Our occupational therapists (OTs) are committed to providing exceptional treatment for children and youth. We celebrate diversity with an emphasis on building from your child’s unique sensory, physical, and learning profile. We will work closely with your family to develop a complete plan of care and will empower your child to enjoy the “occupations” of childhood: learning and playing, eating and drinking, dressing and self-care. Through carefully composed treatment sessions, they’ll be guided to manage their emotions and sensory needs and to be independent at home and in the community.
Occupational therapy practitioners work with children and their families/caregivers to promote active engagement and participation with activities of daily living and occupations. Occupation refers to activities that support the health, well-being, and development of an individual (American Occupational Therapy Association, 2014). “For children and youth, occupations are activities that enable them to learn and develop life skills (e.g., preschool and school activities), be creative and/or derive enjoyment (e.g., play), and thrive (e.g., self-care and relationships with others) as both a means and an end. Occupational therapy practitioners work with children of all ages and abilities. Recommended interventions are based on a thorough understanding of typical development, the environments in which children engage (e.g., home, school, playground), and the impact of disability, illness, and impairment on the individual child’s development, play, learning, and overall occupational performance” (American Occupational Therapy Association, 2015). Children who may benefit from occupational therapy may be struggling with poor gross and/or fine motor skills, difficulty with coordination, sensory processing difficulties, emotional/behavioral issues, visual or cognitive impairments, neurological or musculoskeletal impairments, developmental delay, etc.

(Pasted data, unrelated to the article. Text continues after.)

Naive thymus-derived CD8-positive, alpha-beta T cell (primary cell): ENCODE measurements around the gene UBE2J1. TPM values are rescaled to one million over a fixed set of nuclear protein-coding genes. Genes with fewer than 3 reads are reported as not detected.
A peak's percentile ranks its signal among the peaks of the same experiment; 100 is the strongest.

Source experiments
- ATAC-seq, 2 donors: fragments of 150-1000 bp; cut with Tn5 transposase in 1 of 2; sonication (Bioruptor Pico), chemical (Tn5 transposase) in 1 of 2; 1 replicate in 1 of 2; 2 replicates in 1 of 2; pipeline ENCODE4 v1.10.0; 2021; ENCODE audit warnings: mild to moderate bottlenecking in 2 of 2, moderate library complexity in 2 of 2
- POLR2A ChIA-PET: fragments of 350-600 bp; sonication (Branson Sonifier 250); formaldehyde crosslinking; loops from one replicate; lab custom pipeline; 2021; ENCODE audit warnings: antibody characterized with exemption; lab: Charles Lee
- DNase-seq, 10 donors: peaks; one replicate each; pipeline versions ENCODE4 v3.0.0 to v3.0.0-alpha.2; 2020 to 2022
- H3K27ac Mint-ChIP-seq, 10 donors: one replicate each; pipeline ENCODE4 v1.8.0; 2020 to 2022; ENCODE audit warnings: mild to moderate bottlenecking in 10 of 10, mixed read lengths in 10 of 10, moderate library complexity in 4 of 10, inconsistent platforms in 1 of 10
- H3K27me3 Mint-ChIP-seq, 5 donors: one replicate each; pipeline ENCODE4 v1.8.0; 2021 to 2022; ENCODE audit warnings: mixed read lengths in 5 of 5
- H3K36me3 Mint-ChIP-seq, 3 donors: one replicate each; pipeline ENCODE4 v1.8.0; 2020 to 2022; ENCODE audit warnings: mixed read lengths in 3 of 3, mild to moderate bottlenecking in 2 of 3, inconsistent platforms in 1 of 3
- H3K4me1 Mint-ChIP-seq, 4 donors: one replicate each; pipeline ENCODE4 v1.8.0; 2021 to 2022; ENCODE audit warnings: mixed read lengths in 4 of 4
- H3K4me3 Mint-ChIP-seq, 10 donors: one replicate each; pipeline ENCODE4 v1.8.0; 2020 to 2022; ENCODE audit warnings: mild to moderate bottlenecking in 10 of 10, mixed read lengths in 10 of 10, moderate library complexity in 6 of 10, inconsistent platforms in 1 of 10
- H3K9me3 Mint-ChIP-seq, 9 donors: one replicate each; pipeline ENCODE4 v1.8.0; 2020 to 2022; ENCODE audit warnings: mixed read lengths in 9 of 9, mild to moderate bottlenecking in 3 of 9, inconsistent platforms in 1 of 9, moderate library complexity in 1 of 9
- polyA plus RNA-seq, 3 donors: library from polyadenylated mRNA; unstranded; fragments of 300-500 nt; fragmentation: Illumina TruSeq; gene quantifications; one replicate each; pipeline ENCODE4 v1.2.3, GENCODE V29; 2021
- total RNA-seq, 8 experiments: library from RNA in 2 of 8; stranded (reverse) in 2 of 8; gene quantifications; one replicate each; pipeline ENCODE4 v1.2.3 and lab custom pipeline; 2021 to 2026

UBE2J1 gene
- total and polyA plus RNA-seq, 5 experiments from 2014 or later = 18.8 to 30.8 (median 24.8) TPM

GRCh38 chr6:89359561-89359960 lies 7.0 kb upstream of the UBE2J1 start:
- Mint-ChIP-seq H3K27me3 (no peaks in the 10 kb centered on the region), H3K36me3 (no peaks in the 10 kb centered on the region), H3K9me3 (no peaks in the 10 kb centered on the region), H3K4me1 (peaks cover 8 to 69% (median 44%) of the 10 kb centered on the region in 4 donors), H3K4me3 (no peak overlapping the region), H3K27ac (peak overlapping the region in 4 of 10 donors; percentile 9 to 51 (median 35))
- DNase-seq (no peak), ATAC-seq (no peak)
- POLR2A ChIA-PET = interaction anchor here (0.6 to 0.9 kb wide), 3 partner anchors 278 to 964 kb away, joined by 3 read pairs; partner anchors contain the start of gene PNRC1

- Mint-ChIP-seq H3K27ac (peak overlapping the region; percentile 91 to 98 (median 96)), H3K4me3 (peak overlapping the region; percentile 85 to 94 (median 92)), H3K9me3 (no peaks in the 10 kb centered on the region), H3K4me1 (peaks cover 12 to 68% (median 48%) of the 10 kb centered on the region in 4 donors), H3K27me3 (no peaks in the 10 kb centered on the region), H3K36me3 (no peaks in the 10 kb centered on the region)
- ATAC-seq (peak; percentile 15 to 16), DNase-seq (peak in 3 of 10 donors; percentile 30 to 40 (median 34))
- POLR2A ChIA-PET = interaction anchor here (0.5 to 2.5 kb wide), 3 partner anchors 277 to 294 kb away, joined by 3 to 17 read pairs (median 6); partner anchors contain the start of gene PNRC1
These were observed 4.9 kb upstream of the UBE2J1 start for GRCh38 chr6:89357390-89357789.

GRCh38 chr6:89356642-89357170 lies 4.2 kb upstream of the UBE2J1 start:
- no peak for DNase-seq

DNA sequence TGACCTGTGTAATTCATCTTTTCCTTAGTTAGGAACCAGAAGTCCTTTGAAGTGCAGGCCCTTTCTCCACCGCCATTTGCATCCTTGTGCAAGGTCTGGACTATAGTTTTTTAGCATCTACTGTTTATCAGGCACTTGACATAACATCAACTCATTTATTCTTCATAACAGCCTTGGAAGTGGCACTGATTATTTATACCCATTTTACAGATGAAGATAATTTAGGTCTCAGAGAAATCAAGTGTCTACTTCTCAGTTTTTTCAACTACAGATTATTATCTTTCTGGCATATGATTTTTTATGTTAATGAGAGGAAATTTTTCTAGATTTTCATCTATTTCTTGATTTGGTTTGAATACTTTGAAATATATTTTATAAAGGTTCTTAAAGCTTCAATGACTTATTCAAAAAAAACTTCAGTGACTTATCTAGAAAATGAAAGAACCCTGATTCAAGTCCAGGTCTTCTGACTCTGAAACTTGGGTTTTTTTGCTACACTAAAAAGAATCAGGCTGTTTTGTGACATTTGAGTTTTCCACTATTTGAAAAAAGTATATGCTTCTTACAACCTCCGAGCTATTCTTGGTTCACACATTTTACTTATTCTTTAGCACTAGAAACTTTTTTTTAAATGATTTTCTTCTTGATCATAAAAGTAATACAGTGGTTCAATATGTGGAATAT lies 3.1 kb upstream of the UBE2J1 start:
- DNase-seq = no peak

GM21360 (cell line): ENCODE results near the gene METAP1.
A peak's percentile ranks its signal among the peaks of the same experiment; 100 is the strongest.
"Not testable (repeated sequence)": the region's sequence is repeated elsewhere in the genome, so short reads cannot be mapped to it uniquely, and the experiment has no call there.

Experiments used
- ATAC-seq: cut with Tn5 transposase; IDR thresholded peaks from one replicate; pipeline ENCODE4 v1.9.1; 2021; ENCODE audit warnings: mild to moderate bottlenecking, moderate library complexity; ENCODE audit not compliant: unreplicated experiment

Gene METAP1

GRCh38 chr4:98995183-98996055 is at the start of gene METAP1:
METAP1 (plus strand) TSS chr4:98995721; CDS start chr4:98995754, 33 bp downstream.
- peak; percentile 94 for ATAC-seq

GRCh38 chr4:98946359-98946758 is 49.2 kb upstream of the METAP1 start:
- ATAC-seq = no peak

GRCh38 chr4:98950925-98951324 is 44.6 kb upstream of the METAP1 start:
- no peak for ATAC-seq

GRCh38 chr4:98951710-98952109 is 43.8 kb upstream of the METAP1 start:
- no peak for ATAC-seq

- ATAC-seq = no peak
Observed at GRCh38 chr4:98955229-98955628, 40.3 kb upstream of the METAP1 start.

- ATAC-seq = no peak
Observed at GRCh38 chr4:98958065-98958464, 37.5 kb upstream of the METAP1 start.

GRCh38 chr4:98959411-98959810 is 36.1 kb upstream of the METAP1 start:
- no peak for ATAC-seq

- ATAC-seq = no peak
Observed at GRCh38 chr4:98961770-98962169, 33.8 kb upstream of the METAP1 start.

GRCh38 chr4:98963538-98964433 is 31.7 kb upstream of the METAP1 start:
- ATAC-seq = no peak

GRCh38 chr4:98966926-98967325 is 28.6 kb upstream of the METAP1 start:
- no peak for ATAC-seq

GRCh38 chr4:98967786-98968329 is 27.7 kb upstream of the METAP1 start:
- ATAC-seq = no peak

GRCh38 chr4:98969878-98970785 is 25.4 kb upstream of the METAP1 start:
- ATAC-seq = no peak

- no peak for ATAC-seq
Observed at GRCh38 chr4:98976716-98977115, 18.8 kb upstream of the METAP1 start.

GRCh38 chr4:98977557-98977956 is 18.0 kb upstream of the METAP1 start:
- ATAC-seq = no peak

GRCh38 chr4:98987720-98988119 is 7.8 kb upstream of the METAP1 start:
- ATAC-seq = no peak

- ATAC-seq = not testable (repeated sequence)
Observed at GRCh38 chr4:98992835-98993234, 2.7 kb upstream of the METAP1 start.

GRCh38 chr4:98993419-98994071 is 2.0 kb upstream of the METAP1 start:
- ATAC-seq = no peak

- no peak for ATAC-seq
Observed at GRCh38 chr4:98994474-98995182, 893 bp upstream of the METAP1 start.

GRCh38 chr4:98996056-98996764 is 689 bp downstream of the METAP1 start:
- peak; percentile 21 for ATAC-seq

Does your child appear to be hypersensitive to certain textures, sounds, clothing, or hate getting hands messy? Do they fear swinging or climbing on playground equipment? Hate tummy time, have low endurance, frequently trips or falls? Do they appear to require intense amounts of input such as movement and/or love to crash into furniture/people, etc.? Do you have other sensory concerns not listed?
Difficulty crawling, walking, running, skipping, hopping, climbing, etc? Appearing clumsy and/or constantly bumping into furniture, walls or people? Difficulty with two-handed tasks? Overall delayed milestones?
Does your child have difficulty manipulating clothing fasteners (zippers, buttons, tying shoes), getting dressed, using a fork or spoon, or opening food containers? Difficulty holding and utilizing a pencil? Is handwriting poor or sloppy? Does your child complain of their hands hurting frequently?